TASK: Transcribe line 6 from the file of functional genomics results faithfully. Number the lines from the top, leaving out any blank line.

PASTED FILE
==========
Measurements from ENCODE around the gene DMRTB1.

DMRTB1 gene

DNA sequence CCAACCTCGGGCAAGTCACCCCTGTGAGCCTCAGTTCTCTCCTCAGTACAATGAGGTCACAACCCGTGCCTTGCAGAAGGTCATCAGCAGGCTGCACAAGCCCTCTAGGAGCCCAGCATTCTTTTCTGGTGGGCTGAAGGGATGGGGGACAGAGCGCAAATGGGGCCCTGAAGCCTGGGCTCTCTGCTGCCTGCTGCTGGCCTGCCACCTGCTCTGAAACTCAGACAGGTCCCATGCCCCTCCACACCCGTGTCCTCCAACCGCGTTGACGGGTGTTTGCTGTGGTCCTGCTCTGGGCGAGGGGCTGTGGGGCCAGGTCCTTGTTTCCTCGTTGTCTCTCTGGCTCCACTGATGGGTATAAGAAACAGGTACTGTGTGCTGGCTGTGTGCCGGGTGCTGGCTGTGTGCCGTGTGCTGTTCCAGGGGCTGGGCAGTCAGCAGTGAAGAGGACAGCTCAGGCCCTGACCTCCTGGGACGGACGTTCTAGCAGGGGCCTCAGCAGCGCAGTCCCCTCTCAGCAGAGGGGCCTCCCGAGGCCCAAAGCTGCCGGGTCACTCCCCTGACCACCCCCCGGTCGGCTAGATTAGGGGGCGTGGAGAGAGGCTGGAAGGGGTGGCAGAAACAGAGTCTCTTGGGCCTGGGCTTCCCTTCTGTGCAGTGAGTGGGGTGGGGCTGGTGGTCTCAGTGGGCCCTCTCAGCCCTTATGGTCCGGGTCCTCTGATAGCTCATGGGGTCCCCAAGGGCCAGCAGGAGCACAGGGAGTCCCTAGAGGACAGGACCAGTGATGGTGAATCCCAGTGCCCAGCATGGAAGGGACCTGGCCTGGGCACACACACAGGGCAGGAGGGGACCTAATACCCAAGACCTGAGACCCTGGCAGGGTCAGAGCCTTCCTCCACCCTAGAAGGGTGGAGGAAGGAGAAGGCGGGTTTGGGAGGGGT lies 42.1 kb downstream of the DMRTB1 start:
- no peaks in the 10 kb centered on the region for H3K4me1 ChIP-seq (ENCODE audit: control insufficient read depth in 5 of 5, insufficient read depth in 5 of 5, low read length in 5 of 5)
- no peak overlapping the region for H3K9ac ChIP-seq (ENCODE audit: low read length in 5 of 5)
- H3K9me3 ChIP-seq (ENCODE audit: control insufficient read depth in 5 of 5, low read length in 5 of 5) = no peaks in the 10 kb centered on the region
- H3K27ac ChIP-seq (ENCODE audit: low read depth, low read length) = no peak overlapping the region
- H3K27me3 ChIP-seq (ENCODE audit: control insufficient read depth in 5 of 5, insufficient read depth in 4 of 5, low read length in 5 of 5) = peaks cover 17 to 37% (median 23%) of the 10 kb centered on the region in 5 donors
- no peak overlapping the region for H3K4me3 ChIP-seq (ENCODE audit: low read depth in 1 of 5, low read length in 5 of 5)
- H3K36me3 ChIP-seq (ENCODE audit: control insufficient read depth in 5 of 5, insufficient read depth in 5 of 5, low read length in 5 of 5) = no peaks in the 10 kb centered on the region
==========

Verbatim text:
- H3K9me3 ChIP-seq (ENCODE audit: control insufficient read depth in 5 of 5, low read length in 5 of 5) = no peaks in the 10 kb centered on the region